In this episode, we learn about Sophia’s unique leadership journey and how it has influenced her leadership style. We also discussed the future of the jobs report from the World Economic Forum.
What does this mean for the future of work, and how does it impact career opportunities, transitions, re-skilling, and redundancies?
Today, our guest is on a mission to create workforces for the future and be a formidable force for good. Sophia Symeou is CEO and co-founder of INS Career Management, an award-winning boutique HR consultant company.
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YouTube Channel: HR Think Tank
00:00:00 – Intro
00:00:52 – Sophia’s Experience with Social Work
00:03:26 – The Value of Leadership/CEO Groups
00:04:45 – Leading a Remote Workforce
00:05:38 – Sophia’s Thoughts on the Hybrid Working Model
00:07:50 – Why Management Might Resist Workplace Flexibility
00:10:20 – The Benefits of a Family-Friendly Workplace
00:11:45 – The Future Jobs Report’s Top 10 Skills of 2025
00:13:56 – What is a Capability Framework?
00:20:24 – Managing Terminations with Dignity
00:21:27 – Poorly-Managed Redundancy VS Effectively-Managed Redundancy
00:24:41 – Why People Consider Career Transitions
00:26:14 – De-Risking Employees That Transitioned from Other Industries
00:27:45 – Fast Five Questions
00:29:36 – Outro
Q: Can we explore the earlier part of your career? After high school, you completed a social welfare course, and you became a social worker. So, I'm interested to hear what you learned from those eight years in social work and how those experiences shaped your leadership style and your business approach.
Social work is so dear to my heart.
Everything I learned in those first eight years of my work life has actually prepared me, and no boardroom in the world could be as tough as some of those gigs.
I worked as a youth worker in Mount Druitt for kids from non-English speaking backgrounds. And one of the things I learned is working with young people from those communities; you have to work with their parents. And so, I learned early in my career that you don’t always do things the way others do. I couldn’t follow the tried and true practices of youth work in Mount Druitt because those strategies didn’t work.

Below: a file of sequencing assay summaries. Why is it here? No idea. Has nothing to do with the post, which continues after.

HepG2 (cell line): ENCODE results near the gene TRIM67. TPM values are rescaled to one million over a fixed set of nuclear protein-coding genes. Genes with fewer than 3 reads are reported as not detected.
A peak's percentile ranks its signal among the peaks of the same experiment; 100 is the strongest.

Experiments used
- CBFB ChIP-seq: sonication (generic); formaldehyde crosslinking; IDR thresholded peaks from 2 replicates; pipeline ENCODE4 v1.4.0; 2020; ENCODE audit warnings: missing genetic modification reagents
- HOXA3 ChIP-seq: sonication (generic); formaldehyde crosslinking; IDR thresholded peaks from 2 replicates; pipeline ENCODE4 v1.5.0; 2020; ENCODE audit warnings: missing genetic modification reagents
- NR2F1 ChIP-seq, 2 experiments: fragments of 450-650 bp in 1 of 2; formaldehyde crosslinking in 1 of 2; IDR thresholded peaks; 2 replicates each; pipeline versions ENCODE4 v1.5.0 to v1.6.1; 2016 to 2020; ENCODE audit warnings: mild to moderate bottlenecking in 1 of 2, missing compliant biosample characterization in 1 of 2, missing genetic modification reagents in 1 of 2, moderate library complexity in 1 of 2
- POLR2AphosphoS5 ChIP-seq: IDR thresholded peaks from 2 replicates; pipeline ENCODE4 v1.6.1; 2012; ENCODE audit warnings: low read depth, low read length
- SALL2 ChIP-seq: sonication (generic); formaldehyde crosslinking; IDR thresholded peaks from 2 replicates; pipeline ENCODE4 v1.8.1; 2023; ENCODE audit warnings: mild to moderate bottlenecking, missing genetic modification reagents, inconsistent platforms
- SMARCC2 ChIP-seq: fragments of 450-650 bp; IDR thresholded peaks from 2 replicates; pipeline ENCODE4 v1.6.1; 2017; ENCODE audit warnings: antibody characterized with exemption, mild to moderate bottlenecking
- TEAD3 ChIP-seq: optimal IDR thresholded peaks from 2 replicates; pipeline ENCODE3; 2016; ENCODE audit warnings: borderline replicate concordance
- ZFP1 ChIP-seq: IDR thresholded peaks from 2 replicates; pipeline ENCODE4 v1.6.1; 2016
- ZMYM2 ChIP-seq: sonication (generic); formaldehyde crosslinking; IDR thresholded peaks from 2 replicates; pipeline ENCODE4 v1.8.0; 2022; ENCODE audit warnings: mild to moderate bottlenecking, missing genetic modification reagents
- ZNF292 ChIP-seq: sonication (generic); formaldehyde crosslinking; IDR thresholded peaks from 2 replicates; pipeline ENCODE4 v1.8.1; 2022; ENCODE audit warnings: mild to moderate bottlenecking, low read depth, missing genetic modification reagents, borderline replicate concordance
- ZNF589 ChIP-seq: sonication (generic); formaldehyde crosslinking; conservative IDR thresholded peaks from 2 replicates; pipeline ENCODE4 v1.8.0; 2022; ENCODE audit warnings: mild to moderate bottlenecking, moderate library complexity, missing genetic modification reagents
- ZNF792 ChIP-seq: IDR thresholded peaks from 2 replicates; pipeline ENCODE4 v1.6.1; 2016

I learned mediation, negotiation, and how to respect, listen, and value people. And I think all of those things have just stood me in great stead.
But, the biggest thing I’ve learned is that compassion, caring, and being part of a community are critical for businesses.
Q: I noticed that you're part of a few leadership CEO groups. Can you talk to us about some of those and what value there is in being part of those sorts of organisations?
So, I joined both the CEO Institute and the Entrepreneurs Organisation in 2014, and I’m so glad I did. At the time, I was going to see which one suited me best and leave the other, but I have not been able to leave either.
I place a lot of emphasis on the importance of personal development and continuous growth. And what both the CEO Institute and the Entrepreneurs Organisation have done for me is provide me with my brain’s trust, my business partners, and all the things that I would have absolutely missed if I wasn’t a member of those organisations.
So, I believe that as a leader, you need to find your tribe, and you need to find somewhere that will support you, develop you, and challenge you to keep growing.
That’s what both of those organisations do for me.
Q: How has your leadership style changed to accommodate a remote workforce? How does remote leadership differ from more traditional in-office engagements?
Well, my team will certainly tell you that they’ve gotten healthier and they’ve lost weight because there are fewer cakes and fewer sweets.
We are still very scattered, and we all miss coming together. It’s become hard to maintain contact, but it’s so important.